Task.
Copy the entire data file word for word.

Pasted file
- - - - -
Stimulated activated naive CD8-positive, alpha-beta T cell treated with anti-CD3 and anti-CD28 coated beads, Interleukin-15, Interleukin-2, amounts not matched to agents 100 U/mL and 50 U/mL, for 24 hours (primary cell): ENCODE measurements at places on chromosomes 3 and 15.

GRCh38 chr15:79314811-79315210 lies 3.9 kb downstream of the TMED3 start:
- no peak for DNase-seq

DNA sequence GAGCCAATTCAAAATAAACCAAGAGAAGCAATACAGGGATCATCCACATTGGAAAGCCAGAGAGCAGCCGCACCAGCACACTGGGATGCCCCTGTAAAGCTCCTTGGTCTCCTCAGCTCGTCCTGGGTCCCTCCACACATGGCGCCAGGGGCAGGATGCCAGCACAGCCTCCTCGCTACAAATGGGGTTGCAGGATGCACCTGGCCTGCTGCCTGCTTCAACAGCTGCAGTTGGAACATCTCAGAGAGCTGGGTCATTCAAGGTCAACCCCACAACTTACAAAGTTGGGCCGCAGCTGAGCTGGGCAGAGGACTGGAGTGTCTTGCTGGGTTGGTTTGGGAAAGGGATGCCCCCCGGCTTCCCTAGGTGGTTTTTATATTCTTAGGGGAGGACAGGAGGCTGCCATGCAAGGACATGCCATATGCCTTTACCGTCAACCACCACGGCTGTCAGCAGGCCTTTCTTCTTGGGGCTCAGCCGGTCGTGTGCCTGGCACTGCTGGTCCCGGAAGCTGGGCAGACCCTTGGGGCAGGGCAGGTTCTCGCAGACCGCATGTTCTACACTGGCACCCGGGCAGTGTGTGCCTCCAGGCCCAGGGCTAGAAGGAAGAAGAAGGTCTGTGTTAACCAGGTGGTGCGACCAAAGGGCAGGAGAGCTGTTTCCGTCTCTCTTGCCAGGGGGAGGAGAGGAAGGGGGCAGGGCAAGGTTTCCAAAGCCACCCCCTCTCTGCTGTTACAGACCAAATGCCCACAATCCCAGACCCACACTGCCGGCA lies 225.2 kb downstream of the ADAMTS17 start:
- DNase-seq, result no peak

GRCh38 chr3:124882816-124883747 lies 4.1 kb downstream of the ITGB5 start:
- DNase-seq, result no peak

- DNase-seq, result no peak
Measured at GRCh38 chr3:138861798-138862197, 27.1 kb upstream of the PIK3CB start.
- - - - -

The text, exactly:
Stimulated activated naive CD8-positive, alpha-beta T cell treated with anti-CD3 and anti-CD28 coated beads, Interleukin-15, Interleukin-2, amounts not matched to agents 100 U/mL and 50 U/mL, for 24 hours (primary cell): ENCODE measurements at places on chromosomes 3 and 15.

GRCh38 chr15:79314811-79315210 lies 3.9 kb downstream of the TMED3 start:
- no peak for DNase-seq

DNA sequence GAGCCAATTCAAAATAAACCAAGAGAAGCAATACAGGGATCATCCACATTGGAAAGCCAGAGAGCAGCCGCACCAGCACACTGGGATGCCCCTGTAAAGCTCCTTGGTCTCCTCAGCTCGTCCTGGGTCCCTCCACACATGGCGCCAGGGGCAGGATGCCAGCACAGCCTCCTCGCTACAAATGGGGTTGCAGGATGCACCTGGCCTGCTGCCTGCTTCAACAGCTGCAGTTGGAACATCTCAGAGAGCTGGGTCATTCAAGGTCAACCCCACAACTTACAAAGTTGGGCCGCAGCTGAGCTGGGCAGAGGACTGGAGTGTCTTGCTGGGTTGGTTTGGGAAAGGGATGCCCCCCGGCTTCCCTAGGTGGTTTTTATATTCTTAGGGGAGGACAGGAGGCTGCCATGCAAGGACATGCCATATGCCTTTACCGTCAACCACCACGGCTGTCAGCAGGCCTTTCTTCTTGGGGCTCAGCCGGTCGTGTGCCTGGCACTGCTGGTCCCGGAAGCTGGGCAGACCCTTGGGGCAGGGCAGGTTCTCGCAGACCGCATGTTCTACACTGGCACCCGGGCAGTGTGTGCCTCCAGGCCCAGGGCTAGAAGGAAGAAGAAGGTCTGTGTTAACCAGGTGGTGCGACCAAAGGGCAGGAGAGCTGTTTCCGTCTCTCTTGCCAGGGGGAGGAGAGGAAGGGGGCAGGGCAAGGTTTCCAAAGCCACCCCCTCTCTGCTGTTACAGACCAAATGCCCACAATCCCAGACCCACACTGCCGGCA lies 225.2 kb downstream of the ADAMTS17 start:
- DNase-seq, result no peak

GRCh38 chr3:124882816-124883747 lies 4.1 kb downstream of the ITGB5 start:
- DNase-seq, result no peak

- DNase-seq, result no peak
Measured at GRCh38 chr3:138861798-138862197, 27.1 kb upstream of the PIK3CB start.